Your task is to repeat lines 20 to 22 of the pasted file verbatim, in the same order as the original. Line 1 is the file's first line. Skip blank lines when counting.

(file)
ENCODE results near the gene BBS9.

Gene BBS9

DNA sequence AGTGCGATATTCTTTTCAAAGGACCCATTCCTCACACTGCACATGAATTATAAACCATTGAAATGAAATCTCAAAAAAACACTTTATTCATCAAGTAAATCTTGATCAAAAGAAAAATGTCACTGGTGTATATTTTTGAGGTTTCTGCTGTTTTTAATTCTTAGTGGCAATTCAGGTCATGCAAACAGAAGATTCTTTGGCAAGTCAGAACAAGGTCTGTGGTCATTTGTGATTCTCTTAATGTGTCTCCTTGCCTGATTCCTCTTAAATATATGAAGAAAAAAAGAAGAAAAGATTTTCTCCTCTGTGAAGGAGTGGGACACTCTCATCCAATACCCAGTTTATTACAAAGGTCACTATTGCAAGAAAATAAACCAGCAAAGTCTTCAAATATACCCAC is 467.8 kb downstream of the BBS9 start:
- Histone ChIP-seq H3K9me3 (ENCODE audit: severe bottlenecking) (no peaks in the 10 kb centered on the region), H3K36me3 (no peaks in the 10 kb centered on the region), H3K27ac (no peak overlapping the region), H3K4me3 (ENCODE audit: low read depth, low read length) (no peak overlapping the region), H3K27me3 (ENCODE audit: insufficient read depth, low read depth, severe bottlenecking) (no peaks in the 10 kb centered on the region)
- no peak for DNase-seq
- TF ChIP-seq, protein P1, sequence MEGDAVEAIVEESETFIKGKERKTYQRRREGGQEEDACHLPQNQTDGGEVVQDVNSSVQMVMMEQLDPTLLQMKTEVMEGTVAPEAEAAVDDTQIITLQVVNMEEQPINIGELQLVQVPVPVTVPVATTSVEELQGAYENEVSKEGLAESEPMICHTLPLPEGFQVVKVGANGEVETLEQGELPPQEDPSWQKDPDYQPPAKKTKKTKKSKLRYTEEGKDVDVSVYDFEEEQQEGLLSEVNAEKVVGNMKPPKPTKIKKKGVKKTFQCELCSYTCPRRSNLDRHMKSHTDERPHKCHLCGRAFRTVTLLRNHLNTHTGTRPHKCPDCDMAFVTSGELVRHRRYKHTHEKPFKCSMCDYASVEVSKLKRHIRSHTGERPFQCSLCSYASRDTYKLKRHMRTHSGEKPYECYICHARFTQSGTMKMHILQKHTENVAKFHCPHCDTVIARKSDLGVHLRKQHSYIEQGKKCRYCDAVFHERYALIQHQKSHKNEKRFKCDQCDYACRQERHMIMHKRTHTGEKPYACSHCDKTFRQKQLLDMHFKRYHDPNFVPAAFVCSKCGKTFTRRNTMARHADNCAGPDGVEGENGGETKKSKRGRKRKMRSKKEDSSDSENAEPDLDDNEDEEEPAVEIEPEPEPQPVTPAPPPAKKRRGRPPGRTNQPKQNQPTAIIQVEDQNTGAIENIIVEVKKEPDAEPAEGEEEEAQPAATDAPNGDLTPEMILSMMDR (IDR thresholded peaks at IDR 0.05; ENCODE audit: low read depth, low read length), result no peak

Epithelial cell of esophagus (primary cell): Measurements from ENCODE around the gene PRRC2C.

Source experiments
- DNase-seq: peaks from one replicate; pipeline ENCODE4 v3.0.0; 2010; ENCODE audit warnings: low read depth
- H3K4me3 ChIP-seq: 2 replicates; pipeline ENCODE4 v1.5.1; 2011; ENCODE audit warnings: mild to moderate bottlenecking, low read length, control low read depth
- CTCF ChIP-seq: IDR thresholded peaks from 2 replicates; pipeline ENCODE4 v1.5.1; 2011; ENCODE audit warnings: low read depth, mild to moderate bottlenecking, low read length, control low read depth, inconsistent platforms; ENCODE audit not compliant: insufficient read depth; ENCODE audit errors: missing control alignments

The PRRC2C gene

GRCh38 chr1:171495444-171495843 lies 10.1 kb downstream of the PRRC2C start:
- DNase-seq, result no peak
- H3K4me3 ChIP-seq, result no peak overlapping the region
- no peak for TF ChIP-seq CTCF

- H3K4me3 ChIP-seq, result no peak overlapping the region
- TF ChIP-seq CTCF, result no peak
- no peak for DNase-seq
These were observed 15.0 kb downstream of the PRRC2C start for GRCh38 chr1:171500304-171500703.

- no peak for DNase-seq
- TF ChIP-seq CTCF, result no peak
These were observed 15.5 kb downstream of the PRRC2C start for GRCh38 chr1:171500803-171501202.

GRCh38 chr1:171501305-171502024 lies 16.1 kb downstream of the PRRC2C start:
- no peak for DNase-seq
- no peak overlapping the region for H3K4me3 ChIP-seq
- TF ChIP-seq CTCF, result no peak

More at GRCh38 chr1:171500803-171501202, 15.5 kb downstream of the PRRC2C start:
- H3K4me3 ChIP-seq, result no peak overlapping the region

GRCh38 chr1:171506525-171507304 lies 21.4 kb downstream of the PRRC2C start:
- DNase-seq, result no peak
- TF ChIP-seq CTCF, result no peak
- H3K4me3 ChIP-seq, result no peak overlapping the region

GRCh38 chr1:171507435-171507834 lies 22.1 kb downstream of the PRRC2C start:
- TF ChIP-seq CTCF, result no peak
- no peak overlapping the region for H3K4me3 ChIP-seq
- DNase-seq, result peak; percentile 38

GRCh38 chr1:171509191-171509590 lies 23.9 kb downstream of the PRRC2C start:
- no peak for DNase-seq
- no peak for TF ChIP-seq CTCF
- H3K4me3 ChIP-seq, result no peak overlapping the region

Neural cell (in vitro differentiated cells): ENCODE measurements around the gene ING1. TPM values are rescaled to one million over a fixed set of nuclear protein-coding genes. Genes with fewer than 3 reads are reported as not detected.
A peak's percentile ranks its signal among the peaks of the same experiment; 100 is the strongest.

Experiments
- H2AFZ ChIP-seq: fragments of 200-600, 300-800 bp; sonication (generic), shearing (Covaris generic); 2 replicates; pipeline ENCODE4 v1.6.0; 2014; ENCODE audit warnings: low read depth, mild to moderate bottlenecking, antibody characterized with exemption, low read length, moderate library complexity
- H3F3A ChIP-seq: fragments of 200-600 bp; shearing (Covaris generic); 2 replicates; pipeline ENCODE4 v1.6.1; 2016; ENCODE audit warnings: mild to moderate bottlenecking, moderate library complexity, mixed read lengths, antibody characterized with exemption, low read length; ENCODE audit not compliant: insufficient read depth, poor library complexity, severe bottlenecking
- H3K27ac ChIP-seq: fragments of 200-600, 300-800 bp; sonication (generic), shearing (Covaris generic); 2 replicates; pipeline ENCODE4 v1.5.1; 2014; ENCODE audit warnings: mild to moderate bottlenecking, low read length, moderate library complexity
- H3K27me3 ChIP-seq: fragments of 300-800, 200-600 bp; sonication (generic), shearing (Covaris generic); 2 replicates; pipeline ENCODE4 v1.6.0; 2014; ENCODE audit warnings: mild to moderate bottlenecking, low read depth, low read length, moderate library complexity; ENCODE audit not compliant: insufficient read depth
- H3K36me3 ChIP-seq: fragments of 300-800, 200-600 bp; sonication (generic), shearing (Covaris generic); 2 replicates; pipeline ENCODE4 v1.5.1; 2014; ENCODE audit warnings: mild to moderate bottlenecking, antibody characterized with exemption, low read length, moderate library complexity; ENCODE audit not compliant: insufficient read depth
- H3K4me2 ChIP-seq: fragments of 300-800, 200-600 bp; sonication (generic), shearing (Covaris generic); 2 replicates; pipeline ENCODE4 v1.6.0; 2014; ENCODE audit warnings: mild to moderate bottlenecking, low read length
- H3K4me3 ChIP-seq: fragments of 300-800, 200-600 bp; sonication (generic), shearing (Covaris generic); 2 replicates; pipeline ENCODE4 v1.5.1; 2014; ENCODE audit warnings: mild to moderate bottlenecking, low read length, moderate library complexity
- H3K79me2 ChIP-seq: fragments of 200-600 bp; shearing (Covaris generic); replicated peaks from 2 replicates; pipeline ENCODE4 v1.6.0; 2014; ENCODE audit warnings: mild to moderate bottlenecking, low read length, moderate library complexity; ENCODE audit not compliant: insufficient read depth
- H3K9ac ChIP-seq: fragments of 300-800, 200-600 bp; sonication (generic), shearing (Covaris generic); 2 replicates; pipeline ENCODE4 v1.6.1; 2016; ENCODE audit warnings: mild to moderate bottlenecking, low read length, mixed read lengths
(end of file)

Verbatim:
These were observed 15.0 kb downstream of the PRRC2C start for GRCh38 chr1:171500304-171500703.

- no peak for DNase-seq
- TF ChIP-seq CTCF, result no peak